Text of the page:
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April 23, 2015
Esri Partners with NLC to Spur Government Innovation

Redlands, Calif.—As part of its commitment to build smart communities, Esri is supporting the National League of Cities (NLC) initiative 2015 Multi-City Innovation Campaign (MCIC). It encourages people to create solutions that will improve the quality of life in cities across the United States. Finalists will be announced April 30.

"Esri's unique experience in the civic innovation field will help make the Multi-City Innovation Campaign a success as the initiative grows and develops in the coming year," said Clarence E. Anthony, CEO and executive director of the National League of Cities. "Our partnership with Esri will help enable a greater number of cities to benefit from sustainable, technology-driven solutions that support smarter and more resilient communities."

This year, developers, innovators, and community leaders are encouraged to create scalable solutions related to public health that will change the way cities serve citizens. Twenty-five participating governments will each provide $5,000 to the winning solution if they choose to deploy it. One of MCIC's finalists could receive up to $100,000 in seed capital from Jumpstart Foundry, a leading accelerator.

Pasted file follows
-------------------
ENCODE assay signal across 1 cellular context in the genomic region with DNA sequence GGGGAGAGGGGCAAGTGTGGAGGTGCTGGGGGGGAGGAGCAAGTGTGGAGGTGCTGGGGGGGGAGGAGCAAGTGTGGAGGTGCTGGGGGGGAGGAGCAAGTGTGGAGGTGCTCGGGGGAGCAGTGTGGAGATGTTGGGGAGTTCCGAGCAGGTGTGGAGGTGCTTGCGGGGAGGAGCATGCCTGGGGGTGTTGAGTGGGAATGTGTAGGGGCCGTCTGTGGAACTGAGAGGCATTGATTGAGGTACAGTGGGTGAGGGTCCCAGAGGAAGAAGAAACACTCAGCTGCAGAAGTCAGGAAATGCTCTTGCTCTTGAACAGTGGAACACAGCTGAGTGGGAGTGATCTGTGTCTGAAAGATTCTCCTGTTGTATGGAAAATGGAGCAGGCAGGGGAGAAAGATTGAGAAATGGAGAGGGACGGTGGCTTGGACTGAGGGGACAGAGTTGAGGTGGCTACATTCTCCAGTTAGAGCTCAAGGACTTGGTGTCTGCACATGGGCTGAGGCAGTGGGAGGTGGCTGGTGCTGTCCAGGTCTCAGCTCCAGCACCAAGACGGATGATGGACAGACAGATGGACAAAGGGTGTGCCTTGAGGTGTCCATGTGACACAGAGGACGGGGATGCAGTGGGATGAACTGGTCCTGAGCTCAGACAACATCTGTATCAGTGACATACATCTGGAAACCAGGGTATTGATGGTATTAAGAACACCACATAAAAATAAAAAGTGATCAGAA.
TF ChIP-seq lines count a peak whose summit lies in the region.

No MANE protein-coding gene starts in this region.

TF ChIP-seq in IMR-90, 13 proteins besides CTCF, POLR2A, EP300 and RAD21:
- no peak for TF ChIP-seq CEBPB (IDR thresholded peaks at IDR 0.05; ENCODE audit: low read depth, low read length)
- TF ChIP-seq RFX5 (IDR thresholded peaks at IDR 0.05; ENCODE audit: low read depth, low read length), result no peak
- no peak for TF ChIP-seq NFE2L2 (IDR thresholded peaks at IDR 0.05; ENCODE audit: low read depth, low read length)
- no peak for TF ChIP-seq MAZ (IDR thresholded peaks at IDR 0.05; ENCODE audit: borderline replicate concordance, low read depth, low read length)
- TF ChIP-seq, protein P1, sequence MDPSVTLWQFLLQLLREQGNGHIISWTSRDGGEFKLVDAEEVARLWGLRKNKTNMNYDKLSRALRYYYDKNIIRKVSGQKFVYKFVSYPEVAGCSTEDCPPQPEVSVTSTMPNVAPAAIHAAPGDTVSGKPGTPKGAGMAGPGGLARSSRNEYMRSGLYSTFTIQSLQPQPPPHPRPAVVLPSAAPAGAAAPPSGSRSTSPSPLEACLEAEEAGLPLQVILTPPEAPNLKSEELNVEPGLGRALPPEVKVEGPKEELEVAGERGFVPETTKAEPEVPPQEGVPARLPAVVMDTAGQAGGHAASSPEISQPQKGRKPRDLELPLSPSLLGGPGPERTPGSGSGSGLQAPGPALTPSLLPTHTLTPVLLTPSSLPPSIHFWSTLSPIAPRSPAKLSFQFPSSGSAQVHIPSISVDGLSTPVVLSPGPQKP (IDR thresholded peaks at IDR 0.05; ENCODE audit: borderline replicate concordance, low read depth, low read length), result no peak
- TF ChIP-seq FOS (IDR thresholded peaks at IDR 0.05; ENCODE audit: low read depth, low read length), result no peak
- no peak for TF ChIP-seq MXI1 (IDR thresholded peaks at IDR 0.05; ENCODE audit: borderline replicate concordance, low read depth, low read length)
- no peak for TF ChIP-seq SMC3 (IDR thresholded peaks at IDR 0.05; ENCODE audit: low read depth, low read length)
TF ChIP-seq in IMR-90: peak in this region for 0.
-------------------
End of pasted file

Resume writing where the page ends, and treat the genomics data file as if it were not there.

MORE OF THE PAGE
Esri encourages participants to use the resources it has made available including open-source code on GitHub,Esri Developer Network (EDN), the ArcGIS for Developers web page, open data for health, and other open datasets.

"With Esri's ArcGIS platform and open datasets, developers can create solutions that transform public health," said Dr. Este Geraghty, chief medical officer at Esri. "Mapping and spatial analyses are essential to effectively managing pandemics and disease as well as creating an environment that promotes healthful living."

MCIC was started in 2014 by four NLC member cities—Boston, Massachusetts; Nashville, Tennessee; Palo Alto, California; and Raleigh, North Carolina—and has been expanded to include 25 cities this year. The program has been recognized as a Bright Idea by the Ash Center for Democratic Governance and Innovation at Harvard University.

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